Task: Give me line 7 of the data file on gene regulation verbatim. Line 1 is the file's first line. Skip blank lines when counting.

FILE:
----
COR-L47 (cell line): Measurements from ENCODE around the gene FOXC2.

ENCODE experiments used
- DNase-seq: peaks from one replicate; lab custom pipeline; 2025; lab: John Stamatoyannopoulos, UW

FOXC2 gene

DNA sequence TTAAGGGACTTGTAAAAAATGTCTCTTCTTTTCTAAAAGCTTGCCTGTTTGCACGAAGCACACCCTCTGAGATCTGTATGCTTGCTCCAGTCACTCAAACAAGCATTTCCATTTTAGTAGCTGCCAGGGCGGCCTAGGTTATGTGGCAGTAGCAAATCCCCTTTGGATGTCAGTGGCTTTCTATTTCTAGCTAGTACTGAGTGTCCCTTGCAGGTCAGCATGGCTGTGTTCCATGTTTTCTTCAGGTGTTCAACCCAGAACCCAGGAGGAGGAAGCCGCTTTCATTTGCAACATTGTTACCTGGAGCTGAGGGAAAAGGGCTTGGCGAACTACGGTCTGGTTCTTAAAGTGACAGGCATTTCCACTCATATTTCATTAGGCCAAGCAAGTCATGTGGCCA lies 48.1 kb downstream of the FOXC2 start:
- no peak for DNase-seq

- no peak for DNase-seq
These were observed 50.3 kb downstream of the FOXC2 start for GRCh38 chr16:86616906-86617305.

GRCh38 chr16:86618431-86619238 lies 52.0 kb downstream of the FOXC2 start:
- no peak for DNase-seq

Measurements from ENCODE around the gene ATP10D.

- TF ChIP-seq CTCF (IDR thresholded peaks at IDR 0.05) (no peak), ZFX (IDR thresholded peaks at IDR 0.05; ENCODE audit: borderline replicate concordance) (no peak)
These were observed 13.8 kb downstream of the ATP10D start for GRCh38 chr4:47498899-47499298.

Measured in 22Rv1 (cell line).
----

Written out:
- no peak for DNase-seq